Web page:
Noah Mamet’s nomination to succeed former Ambassador Vilma Martínez has been problematic as he is widely seen to be a political appointee being compensated for his funding contributions to Obama’s re-election bid.
Marginally over half of Obama’s ambassadors in his second presidential term have been political nominations, and an AFSA source told the Herald that “there is concern among experienced diplomatic observers that Mamet’s first time at bat was a complete strike-out.”
Mamet stumbled through a hearing before the Senate Committee on Foreign Relations wherein he recognized his limited Spanish, that he had never been to Argentina and struggled to answer simple questions about the nature of US-Argentine diplomatic and economic relations. Upper estimates suggest that Mamet raised over US$2 million in support of Obama’s re-election bid and has a background in political consultancy, but not in diplomacy.
In a letter to the Editor published in the Washington Post on February 17, former US Ambassador to Argentina Vilma Martínez, herself a political appointee, wrote: “Mr. Mamet’s political, government and business experience is a strong asset; in fact, with an election heating up amid economic challenges, his experience is ideal for this position.”
Martínez’s support for Mamet is noteworthy in that one of her directives to her staff was that official business with their Argentine counterparts be conducted in Spanish, a task would-be Ambassador Mamet would not be able to accomplish.
Legal battle on the cards
AFSA first requested the certificates of demonstrated competence in July of 2013 under the Freedom of Information Act without any success thus far.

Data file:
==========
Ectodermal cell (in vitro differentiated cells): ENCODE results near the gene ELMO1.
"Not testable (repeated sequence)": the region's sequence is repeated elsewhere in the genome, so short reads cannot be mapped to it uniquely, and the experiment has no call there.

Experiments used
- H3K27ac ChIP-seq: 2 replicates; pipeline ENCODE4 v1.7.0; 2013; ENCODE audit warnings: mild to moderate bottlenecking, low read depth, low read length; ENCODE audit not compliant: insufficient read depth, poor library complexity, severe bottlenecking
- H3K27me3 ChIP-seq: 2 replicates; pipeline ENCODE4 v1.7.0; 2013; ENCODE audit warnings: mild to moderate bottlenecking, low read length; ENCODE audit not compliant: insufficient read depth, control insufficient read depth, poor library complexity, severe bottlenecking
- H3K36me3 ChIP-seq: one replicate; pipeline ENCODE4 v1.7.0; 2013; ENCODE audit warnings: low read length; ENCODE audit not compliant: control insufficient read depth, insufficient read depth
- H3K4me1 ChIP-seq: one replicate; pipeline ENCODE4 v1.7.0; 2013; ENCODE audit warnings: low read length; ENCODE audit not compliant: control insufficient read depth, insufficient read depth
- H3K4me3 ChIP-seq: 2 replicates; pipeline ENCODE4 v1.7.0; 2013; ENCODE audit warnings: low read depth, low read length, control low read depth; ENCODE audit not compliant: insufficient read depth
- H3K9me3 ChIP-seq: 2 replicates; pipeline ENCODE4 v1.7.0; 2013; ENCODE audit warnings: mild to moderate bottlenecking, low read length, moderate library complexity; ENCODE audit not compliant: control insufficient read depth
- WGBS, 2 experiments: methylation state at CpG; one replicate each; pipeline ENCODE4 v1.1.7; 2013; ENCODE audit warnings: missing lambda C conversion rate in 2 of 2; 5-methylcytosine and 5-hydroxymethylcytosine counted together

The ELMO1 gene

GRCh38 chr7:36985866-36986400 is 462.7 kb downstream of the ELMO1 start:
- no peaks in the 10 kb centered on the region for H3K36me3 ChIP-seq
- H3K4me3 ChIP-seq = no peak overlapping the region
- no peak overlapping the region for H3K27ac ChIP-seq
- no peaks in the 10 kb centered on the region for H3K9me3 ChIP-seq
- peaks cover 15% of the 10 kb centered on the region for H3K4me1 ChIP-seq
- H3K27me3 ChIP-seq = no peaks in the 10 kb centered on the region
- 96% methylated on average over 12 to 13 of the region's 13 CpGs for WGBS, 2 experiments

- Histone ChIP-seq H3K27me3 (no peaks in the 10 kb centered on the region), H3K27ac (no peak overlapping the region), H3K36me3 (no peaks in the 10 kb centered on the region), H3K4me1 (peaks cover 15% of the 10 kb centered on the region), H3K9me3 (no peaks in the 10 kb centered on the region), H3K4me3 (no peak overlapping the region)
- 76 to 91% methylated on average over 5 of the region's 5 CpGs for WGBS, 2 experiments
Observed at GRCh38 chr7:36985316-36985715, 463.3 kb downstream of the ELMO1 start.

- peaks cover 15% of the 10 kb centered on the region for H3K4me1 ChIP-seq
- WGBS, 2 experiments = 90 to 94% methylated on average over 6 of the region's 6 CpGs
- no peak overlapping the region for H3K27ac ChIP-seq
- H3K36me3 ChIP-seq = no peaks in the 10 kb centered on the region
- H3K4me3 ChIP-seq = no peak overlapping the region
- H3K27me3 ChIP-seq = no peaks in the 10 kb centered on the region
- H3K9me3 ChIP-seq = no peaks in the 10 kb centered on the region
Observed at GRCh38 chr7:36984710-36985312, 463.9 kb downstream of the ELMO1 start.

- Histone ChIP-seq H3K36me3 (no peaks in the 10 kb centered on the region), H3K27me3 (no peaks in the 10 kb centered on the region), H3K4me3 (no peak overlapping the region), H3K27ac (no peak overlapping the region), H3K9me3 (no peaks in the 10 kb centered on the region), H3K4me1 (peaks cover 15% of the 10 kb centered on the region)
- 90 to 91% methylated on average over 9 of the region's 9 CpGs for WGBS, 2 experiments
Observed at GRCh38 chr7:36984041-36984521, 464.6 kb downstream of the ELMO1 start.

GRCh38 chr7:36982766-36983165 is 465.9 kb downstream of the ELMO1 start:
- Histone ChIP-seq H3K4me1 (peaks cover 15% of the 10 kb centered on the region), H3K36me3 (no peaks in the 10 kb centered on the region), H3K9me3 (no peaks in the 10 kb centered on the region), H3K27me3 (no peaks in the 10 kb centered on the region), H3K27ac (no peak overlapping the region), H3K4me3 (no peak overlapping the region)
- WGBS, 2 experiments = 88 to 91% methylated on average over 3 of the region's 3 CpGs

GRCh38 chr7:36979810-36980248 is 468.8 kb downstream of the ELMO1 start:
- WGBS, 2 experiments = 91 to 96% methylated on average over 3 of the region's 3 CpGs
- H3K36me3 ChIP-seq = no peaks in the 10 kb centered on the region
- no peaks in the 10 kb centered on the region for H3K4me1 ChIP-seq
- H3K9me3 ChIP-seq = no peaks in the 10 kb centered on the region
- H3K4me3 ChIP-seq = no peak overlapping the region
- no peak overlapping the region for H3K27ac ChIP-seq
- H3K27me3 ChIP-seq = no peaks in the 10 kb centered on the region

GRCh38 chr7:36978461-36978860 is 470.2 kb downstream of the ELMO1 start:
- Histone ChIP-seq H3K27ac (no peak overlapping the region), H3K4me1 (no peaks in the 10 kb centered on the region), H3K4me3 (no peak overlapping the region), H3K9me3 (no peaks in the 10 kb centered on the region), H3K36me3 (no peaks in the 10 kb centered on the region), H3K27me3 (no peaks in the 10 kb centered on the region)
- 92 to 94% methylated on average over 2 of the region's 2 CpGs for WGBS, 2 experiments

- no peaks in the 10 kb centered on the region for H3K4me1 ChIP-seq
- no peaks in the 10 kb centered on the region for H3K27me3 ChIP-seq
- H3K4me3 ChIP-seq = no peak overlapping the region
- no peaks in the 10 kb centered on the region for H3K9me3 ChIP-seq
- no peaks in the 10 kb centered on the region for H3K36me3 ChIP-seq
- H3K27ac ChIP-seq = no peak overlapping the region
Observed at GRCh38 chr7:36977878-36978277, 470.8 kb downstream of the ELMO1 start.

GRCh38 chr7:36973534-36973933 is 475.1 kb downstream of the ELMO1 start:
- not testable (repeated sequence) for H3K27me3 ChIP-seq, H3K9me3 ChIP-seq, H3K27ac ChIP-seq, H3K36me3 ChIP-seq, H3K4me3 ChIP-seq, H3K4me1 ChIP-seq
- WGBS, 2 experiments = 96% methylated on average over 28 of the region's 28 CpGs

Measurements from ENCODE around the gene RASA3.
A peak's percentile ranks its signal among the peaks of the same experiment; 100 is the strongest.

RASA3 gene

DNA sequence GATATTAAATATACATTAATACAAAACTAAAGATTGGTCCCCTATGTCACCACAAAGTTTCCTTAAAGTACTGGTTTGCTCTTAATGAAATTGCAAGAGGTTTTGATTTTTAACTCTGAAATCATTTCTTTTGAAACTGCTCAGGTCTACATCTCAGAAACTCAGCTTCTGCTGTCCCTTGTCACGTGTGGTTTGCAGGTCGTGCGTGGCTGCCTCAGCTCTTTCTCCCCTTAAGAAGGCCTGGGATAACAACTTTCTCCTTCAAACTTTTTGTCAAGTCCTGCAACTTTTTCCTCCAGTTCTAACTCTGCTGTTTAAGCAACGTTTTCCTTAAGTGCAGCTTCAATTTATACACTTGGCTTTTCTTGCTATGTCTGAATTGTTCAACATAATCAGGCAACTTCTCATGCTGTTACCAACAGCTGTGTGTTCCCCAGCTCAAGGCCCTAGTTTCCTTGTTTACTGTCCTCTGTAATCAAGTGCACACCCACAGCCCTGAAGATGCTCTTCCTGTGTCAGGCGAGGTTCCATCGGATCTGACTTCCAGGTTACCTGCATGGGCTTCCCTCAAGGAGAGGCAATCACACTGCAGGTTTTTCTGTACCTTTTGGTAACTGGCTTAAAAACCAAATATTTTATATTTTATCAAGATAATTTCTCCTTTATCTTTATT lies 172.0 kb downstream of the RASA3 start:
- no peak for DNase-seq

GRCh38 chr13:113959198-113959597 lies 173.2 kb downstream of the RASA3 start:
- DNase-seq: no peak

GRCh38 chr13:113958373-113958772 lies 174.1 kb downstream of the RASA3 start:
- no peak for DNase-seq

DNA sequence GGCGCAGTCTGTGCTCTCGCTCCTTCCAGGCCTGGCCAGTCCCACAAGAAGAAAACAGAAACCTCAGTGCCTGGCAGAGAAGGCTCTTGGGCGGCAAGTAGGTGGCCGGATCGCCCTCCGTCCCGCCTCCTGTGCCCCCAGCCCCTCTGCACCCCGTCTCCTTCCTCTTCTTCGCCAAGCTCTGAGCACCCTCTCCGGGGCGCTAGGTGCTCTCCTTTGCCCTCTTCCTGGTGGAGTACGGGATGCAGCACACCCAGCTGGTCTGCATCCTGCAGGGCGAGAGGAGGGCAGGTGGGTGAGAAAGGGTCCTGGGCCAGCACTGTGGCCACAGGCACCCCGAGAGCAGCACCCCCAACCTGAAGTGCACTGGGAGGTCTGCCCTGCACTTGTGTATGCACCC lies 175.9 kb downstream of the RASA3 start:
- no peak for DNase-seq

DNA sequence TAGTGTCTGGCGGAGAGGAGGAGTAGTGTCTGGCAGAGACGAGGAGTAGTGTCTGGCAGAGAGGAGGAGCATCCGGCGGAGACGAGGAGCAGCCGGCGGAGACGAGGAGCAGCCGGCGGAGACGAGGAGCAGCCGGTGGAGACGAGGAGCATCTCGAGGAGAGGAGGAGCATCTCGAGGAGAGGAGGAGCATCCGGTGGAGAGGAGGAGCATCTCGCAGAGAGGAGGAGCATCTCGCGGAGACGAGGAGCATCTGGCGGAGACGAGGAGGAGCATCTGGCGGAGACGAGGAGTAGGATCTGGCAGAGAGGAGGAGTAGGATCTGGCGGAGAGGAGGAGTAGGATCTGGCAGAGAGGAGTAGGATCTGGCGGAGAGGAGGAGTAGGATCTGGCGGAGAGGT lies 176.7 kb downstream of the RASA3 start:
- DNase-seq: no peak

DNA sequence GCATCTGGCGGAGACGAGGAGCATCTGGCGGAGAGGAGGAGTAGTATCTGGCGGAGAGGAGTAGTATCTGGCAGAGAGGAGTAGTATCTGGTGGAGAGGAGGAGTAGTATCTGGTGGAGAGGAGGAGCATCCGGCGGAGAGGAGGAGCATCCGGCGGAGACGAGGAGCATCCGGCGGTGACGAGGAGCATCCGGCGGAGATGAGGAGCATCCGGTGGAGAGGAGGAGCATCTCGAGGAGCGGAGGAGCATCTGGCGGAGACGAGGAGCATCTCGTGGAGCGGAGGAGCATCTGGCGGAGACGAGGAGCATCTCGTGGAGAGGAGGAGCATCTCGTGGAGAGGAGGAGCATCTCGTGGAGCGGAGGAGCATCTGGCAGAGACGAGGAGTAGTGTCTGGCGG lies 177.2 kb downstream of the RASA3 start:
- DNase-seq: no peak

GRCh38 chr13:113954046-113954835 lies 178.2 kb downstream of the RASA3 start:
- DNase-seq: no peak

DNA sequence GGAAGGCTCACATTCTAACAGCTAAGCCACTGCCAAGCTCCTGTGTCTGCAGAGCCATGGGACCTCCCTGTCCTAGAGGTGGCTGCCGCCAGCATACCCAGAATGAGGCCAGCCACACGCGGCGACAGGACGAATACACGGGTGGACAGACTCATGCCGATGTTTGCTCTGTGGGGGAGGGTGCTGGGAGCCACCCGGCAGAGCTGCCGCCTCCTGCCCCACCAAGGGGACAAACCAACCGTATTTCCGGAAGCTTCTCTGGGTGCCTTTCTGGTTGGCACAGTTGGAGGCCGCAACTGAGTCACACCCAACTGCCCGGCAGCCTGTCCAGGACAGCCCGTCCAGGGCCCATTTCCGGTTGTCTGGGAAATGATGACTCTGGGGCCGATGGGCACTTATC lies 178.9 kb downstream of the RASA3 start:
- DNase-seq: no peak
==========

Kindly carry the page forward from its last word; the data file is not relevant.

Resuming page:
While AFSA has not yet questioned the competence of the three candidates, it has been active in its campaign to obtain information from the State Department before making a public comment. The threat to issue a lawsuit against the State Department promises to bring more attention to the quality of the candidates and begs the question as to why the State Department has failed to release the certificates so far.
The requirements to serve as an ambassador within the US foreign service, as specified by Section 304 of the Foreign Service Act, include a demonstrated competence to perform the duties of a chief of mission, which include a useful knowledge in the language of the host nation and knowledge of its history, culture and institutions.
The same act also stipulates that although non-career diplomats may be considered for appointments, political contributions should not be a deciding factor in the nomination process.
Confirmations on the backburner
The letter to the Senate, the congressional body responsible for the confirmation process, comes at a time when the US Senate Committee on Foreign Relations has been focusing on developments in the Middle East and Crimea.
In the interim, the confirmation processes have stalled and a vote on Mamet’s confirmation by the Committee on Foreign Relations has not been tabled. Should the Senate take into consideration the former AFSA presidents’ concerns, greater attention will be paid to the State Department’s failure to issue the certificates, leading to political pressure for it to do so and even greater scrutiny on Obama’s choices.